16 November 2010

What does a therapist do?

I have been receiving emails from Singapore and even Malaysia and India, asking me about dance/movement therapy. I'm glad that people are showing more and more interest in it and even want to become one themselves.

A very interesting question was asked recently whether I do therapy with my family, loved ones and close friends. I realise that people are still very new to what therapy is and sometimes I feel that sometimes people are still afraid that a therapist will disclose what was going on in therapy. Here I would like to clarify.

Ethic regulation and boundary setting of the profession

Firstly, I separate my professional field and personal life, that is, drawing a line, setting a boundary. I don’t put on my therapy hat and play the role of a therapist in my private life. What I have shared in the notes is mainly to show how a process is like and how a therapy can be. I can listen and give my empathetic presence to a family member and/or a friend, but I don’t do therapy with them out of therapy setting. I don’t do therapy with my immediate family members and my spouse. If they need therapy, they have to seek another professional to do so. I do share about my process with my husband and sister, it is out of a sharing context so that they understand and know where I am at. They can support me if I am having a difficult time. That was during my training where I underwent a personal therapy.

If a closed friend needs a therapy, they have to engage me for a personal therapy, in a proper arranged time setting. I don’t mix up my personal life and professional life. Usually I will state that very clearly to anyone. Let say if that person happens to be my client, out of therapy setting, I don’t discuss what goes on in the therapy and I don’t talk about it. Unless the client himself/herself reveals that he/she is having therapy with me. I don’t disclose information to anyone. Whatever is in the therapy is strictly kept confidential between me and the client. Even in a group therapy, the same applies for everyone. If the client wants to talk about it out of therapy setting, I won’t do it but will gently say that we look at it in the therapy sessions. All these ethical rules are clearly mentioned in the intake itself before the actual therapy takes place.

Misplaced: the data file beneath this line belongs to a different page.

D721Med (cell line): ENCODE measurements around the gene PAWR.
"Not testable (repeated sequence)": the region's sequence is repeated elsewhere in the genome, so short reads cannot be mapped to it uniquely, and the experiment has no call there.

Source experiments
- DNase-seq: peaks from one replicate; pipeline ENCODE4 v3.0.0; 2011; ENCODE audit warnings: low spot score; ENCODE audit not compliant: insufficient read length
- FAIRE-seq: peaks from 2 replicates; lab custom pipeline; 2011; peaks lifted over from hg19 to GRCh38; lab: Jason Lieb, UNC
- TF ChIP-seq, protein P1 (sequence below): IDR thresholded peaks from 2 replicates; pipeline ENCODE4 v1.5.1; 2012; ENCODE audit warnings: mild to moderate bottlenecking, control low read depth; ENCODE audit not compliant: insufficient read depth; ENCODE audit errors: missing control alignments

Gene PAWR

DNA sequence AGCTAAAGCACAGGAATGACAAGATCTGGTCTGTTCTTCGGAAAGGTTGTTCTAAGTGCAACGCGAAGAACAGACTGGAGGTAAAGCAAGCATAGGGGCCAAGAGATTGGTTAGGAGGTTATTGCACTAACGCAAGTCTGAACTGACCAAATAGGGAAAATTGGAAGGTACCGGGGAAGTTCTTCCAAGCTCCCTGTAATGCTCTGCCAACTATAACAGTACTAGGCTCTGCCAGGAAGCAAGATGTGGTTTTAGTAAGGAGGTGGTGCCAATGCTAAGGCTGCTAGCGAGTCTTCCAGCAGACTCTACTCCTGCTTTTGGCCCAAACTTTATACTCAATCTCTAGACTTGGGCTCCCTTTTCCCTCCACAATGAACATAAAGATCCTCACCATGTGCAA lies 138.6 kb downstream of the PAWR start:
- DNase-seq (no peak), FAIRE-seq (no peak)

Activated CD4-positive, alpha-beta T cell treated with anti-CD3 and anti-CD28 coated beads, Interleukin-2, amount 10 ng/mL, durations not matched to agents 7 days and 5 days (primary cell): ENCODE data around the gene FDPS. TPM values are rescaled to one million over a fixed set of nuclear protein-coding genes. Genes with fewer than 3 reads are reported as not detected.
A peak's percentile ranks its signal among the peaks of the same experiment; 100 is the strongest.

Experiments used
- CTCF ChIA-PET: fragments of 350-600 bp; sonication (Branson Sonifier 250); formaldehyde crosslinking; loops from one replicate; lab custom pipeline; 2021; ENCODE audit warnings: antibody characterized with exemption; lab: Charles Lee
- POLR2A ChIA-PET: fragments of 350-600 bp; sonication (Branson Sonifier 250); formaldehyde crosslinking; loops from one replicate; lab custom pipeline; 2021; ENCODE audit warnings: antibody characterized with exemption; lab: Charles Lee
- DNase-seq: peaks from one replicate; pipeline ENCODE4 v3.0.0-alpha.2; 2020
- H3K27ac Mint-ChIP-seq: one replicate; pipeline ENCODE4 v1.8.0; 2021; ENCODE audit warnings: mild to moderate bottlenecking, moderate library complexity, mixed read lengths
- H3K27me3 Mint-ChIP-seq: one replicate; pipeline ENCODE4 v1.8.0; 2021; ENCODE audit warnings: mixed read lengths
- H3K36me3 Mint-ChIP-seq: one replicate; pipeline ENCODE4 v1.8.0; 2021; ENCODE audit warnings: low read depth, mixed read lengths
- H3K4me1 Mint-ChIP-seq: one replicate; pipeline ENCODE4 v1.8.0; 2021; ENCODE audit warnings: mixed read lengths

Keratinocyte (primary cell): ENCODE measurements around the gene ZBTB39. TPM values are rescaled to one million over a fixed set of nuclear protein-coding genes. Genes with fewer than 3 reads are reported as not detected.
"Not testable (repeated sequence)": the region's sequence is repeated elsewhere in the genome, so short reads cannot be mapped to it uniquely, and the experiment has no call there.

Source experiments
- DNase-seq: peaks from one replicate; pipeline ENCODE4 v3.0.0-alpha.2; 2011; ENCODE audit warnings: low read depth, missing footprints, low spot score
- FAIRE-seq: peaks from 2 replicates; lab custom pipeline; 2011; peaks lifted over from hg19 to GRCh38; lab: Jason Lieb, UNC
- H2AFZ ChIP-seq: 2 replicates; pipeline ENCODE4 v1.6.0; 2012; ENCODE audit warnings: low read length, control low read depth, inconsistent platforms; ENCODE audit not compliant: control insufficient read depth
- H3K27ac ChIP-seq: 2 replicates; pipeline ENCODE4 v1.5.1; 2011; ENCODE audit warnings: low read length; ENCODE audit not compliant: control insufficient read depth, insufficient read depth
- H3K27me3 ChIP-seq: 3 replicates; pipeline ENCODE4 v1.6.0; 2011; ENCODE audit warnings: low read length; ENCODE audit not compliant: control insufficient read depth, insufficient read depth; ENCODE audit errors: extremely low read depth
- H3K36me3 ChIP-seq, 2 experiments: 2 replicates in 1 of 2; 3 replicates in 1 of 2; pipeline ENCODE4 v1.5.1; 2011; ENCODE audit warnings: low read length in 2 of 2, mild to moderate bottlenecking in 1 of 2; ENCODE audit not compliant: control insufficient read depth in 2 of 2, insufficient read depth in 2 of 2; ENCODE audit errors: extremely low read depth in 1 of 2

How does a therapist work?

As a dance/movement therapist, I am consciously aware that I carry the culture from the angle of a dance/movement therapist. On top of that, my religion, my culture and experiences in my life have an influence and impact on my thinking and beliefs. Thus, I have certain bias in certain areas. However, with the awareness and constantly examination of myself through reflection on where I am coming from, what influences my thinking and beliefs help me during my work with my clients, I have to make sure that they don’t overspill and influence the process of my clients. I base my intervention from what the materials the clients bring in. Through personal therapy, the process allows a trainee to have a deeper understanding and insight to who we are, what bias we carry, what sort of beliefs we have, and what influences have impacted on us. That is why it is compulsory that we have supervision regularly. In fact, it has changed even the whole aspect of my own personal growth as a person, not just professionally.

Difference between workshops/sessions and therapy

Quite a number of participants confused the workshops with therapy. A workshop is not a therapy. Since my title is a therapist, they tend to think that the workshop/session is a therapy. It is not. The nature of my workshops allow the participants to develop an awareness of their body sensations, feelings and thoughts, a time and space to explore and to feel at the non-verbal movement level. I don’t do therapy in the workshops. It’s true that it’s inevitable that the feelings of certain issues would arise as one explores deeper and further into oneself. Therefore, they may want to consider taking that into a therapy if they feel the need for it. Even in authentic movement session, it is very deep and normally we will journal and reflect our own process further at home.

Dance therapy in itself is very rich and wide and each therapist has his/her own style of working. After our education, we often choose the kind of population we want to work with even though we are trained to work with all population. Some may choose to specialise in movement analysis whereas some choose to focus on mindfulness, for example. There is no right or wrong. A client chooses what he/she feels comfortable with and the chemistry between the therapist and the client is also important. For example, if a client doesn’t feel inclined to the style of a particular therapist, it is all right to choose another. For me, I would prefer that the client feels comfortable with me, if not, I will just recommend another colleague of mine instead. It does not hurt me at all. Or if another colleague is specialised in working with a specific problem, I will refer the client to my colleague. We work as a community, we don’t work alone. That’s why we have a body organisation who governs and supports our professional field. If a therapist only thinks about himself/herself, the professional field will die its natural death in the end.
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